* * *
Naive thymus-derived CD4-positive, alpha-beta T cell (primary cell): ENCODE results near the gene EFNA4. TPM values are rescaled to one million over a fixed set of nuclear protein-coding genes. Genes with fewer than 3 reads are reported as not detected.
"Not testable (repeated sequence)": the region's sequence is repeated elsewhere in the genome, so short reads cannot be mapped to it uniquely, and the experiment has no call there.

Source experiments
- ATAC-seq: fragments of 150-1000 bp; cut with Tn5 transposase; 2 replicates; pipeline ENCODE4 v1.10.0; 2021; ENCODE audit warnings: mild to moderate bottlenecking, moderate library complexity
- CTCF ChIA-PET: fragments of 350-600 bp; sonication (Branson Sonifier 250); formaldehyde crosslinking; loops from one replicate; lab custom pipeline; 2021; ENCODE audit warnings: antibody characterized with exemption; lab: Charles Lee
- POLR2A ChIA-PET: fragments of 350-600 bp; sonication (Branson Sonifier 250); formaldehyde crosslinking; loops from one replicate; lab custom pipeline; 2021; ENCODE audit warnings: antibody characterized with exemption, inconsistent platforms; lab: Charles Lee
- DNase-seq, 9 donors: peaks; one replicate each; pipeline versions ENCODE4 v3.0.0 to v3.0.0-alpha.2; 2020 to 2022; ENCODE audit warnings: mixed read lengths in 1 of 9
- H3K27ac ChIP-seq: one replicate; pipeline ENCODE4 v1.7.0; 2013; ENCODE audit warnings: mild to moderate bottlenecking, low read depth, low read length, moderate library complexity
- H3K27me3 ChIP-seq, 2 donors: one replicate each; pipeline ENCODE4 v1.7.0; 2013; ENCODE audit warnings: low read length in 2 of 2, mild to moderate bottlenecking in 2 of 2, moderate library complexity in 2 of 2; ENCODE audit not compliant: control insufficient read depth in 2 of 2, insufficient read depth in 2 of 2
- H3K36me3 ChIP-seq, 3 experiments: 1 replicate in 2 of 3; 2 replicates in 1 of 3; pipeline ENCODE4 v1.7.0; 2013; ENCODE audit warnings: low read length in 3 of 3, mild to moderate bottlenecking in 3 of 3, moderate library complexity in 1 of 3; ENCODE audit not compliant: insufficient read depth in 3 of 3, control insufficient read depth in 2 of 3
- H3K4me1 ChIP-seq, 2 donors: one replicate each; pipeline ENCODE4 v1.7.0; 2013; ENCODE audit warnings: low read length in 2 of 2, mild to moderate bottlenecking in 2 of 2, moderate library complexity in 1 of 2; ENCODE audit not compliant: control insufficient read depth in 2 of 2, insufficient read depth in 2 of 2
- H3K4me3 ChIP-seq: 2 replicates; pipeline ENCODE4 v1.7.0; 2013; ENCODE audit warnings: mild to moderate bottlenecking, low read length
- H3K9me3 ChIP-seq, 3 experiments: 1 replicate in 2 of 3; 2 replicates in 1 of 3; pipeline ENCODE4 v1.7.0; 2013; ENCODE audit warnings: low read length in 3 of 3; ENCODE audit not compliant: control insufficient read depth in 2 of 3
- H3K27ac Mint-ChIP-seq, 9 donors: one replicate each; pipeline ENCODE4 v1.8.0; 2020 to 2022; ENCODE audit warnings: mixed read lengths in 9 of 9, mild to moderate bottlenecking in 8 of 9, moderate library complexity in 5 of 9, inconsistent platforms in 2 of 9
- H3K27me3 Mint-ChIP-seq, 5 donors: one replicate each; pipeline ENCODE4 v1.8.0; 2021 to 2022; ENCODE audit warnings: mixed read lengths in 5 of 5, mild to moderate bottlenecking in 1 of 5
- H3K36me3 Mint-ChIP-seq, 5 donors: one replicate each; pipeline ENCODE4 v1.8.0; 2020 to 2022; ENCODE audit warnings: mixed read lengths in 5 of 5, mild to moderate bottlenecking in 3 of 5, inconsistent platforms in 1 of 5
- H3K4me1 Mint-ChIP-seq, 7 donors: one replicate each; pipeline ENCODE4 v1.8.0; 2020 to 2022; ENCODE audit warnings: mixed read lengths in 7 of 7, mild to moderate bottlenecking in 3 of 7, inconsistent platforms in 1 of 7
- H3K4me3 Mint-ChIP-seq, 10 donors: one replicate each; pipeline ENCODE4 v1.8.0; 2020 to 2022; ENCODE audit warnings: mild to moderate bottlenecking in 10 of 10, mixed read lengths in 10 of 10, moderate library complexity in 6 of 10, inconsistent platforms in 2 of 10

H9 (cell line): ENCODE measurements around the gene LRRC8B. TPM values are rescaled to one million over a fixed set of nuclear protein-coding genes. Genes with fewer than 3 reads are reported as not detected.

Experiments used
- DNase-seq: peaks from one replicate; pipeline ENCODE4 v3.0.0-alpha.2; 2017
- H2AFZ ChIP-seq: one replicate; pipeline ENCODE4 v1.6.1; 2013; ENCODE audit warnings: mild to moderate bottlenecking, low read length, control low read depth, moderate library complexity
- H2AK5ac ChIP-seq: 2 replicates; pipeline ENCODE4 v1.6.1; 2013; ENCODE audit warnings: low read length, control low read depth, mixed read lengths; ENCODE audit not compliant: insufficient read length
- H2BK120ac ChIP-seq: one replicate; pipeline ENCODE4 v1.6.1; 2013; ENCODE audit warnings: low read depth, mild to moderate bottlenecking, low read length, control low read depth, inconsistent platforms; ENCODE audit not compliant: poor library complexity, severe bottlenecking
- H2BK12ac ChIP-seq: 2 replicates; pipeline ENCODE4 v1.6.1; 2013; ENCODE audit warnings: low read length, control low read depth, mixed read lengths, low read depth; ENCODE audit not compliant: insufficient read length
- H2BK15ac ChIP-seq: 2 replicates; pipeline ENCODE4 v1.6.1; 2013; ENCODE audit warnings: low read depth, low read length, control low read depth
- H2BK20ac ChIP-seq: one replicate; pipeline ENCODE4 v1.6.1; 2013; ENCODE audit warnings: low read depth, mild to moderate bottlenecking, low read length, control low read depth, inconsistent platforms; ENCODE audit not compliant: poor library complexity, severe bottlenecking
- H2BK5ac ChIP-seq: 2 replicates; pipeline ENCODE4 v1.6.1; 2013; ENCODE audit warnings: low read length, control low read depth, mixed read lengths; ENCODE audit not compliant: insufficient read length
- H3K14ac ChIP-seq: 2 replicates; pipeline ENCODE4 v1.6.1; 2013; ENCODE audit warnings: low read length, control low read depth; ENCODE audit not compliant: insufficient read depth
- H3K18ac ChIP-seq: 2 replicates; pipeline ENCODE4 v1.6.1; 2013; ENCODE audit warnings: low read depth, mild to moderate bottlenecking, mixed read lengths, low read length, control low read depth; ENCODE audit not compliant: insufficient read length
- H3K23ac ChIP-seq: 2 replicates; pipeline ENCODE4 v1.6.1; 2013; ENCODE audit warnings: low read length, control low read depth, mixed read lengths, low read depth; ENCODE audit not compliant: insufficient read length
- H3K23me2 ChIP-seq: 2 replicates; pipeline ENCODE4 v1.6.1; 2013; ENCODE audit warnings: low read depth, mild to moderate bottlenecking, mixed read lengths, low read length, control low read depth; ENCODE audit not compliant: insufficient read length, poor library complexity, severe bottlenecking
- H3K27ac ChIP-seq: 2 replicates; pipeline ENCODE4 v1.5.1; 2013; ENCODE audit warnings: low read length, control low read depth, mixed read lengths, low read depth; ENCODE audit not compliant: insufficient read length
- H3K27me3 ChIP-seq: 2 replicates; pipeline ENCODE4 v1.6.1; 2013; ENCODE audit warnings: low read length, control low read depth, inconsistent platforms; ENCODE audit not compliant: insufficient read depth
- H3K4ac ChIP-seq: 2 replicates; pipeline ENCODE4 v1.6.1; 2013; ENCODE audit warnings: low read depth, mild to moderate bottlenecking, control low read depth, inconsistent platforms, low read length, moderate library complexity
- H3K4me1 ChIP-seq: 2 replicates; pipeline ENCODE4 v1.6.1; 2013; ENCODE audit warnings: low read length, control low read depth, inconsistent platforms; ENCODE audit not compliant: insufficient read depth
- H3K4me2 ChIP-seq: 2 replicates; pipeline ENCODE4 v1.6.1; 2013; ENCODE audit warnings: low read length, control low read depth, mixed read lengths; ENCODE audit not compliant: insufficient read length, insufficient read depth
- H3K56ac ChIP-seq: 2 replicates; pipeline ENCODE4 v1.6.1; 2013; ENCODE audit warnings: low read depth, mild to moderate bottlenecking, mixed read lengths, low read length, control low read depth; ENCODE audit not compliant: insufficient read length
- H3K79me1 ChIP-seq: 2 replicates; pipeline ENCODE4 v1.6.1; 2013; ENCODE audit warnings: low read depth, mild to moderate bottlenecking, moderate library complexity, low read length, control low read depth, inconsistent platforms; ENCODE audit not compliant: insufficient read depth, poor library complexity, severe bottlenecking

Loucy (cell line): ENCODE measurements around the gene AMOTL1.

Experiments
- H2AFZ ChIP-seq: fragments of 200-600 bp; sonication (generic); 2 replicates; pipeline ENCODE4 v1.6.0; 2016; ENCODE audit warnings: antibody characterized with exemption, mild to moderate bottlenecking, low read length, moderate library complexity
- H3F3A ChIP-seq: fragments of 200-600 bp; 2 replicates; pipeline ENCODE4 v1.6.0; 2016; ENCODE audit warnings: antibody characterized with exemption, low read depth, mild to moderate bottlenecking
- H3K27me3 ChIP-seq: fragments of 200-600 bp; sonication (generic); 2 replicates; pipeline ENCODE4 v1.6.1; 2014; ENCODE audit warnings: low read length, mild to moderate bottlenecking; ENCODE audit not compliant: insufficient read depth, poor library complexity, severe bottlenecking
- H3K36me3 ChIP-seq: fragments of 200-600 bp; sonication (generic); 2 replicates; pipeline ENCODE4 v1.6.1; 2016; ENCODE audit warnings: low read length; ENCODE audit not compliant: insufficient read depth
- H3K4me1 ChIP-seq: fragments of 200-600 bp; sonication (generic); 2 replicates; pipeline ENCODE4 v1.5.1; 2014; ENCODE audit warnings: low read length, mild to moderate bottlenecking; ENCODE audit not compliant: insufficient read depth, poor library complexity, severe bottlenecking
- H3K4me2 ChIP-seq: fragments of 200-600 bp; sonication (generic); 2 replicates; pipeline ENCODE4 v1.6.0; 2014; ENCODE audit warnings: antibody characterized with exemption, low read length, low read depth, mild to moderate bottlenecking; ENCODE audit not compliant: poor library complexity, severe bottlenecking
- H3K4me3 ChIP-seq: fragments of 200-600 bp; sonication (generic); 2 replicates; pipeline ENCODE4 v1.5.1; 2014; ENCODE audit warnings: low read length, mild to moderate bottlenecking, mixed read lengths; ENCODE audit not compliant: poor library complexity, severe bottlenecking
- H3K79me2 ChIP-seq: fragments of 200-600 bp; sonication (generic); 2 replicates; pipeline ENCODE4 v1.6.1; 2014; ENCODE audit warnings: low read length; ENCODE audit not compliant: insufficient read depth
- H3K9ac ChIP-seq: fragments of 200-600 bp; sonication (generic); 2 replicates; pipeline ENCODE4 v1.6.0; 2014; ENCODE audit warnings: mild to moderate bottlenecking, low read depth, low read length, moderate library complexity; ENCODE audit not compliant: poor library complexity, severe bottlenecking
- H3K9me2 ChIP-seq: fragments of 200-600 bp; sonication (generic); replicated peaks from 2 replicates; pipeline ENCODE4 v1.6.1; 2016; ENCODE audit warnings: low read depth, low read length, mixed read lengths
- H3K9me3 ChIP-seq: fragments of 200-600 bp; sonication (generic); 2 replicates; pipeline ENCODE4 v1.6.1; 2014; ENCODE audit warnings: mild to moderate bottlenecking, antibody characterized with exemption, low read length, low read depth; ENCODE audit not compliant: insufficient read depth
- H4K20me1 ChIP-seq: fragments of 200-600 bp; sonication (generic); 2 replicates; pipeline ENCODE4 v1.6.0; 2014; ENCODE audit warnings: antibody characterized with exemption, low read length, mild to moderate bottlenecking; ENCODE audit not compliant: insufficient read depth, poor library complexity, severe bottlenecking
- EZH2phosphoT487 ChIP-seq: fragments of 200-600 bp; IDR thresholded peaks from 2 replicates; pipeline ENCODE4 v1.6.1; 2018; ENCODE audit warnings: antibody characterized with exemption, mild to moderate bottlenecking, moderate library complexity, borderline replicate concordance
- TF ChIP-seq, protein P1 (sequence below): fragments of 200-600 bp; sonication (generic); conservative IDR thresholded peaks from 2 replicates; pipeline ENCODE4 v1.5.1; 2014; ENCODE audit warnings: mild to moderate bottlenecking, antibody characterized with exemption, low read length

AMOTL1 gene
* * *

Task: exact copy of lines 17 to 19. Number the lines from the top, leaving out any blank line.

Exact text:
- H3K4me1 Mint-ChIP-seq, 7 donors: one replicate each; pipeline ENCODE4 v1.8.0; 2020 to 2022; ENCODE audit warnings: mixed read lengths in 7 of 7, mild to moderate bottlenecking in 3 of 7, inconsistent platforms in 1 of 7
- H3K4me3 Mint-ChIP-seq, 10 donors: one replicate each; pipeline ENCODE4 v1.8.0; 2020 to 2022; ENCODE audit warnings: mild to moderate bottlenecking in 10 of 10, mixed read lengths in 10 of 10, moderate library complexity in 6 of 10, inconsistent platforms in 2 of 10

H9 (cell line): ENCODE measurements around the gene LRRC8B. TPM values are rescaled to one million over a fixed set of nuclear protein-coding genes. Genes with fewer than 3 reads are reported as not detected.